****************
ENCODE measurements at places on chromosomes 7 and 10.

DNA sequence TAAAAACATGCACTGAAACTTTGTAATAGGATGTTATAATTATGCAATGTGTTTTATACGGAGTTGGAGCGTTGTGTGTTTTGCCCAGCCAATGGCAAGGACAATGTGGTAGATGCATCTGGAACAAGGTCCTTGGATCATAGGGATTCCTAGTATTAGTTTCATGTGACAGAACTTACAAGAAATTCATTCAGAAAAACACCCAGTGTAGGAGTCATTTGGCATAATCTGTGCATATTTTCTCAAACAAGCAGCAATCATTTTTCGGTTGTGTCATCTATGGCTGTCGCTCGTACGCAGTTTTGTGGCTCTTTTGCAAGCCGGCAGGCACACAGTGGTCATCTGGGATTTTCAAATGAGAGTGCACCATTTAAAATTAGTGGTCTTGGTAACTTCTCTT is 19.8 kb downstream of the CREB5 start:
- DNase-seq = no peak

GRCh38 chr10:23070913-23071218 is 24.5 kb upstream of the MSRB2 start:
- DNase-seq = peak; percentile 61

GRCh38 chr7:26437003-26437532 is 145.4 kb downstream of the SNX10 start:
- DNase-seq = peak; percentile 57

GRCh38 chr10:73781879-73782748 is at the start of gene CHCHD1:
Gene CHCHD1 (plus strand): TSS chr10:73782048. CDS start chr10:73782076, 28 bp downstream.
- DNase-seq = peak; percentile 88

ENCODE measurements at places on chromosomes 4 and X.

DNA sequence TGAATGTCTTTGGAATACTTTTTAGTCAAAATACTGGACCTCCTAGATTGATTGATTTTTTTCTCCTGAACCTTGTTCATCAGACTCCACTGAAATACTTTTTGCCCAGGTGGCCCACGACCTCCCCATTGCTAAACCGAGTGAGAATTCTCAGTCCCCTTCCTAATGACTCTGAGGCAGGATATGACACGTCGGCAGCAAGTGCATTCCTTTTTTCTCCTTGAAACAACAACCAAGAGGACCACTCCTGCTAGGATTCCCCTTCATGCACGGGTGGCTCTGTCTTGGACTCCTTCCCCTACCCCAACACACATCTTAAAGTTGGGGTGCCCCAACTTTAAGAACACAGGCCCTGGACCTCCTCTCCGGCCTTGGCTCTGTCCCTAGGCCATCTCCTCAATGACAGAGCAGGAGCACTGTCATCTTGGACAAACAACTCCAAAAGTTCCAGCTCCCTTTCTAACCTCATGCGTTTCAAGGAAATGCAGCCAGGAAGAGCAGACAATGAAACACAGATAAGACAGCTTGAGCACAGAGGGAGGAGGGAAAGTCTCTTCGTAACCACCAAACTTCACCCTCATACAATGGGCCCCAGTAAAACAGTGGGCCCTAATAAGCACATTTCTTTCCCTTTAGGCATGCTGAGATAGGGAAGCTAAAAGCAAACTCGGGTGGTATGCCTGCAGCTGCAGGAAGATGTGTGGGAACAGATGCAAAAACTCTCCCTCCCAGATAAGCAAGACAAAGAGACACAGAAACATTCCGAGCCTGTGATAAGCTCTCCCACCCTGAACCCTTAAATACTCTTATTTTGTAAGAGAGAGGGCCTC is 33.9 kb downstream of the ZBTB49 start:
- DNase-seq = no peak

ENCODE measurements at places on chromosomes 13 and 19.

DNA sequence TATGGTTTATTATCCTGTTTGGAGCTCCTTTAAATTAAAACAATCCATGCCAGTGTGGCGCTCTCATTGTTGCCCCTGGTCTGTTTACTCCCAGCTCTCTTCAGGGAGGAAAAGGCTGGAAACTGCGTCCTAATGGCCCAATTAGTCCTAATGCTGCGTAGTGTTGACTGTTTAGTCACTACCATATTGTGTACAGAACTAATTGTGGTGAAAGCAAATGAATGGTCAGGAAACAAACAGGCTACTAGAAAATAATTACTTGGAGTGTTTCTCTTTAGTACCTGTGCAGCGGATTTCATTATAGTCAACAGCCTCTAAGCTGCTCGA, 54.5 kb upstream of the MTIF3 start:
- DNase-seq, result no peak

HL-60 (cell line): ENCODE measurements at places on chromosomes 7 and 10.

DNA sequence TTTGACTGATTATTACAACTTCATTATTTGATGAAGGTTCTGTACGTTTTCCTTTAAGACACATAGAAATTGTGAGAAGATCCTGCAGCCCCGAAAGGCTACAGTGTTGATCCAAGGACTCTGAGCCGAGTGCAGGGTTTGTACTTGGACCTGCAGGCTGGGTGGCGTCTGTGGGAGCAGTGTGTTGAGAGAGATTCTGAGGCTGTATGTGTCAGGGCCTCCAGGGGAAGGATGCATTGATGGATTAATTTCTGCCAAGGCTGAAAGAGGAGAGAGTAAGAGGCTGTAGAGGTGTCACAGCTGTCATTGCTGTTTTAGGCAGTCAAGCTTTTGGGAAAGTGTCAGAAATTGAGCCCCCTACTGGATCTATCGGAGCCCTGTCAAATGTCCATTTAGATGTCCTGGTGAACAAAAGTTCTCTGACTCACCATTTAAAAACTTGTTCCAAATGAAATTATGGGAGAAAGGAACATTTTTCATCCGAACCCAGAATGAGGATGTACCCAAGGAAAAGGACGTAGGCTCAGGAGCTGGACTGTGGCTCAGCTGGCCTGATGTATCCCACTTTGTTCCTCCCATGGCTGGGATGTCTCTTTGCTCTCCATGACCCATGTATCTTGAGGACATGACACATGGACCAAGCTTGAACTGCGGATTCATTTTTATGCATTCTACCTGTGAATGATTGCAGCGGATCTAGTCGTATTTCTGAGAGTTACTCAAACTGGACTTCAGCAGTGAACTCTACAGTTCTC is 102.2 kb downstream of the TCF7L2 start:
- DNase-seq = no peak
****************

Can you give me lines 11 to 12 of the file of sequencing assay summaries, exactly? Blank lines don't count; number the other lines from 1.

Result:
ENCODE measurements at places on chromosomes 4 and X.

DNA sequence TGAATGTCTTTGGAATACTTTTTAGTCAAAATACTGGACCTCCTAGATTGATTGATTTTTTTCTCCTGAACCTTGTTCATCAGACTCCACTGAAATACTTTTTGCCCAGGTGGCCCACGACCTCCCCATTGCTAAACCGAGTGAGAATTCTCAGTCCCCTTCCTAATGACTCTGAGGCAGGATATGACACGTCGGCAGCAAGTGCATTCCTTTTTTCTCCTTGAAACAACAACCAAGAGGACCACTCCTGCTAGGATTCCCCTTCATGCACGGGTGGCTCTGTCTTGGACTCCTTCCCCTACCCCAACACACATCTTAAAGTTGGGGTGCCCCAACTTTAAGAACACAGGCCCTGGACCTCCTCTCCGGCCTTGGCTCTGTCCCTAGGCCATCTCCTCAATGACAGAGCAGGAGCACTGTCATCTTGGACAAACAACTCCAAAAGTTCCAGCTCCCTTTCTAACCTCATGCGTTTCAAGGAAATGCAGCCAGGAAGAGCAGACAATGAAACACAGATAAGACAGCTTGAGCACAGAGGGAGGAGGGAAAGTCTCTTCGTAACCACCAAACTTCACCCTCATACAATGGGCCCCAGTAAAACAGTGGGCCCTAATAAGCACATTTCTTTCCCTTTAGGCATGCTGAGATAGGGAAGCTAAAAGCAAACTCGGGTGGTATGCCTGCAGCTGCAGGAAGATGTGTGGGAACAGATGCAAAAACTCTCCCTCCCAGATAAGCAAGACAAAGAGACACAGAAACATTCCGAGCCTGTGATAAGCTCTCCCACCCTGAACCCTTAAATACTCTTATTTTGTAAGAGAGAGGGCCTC is 33.9 kb downstream of the ZBTB49 start: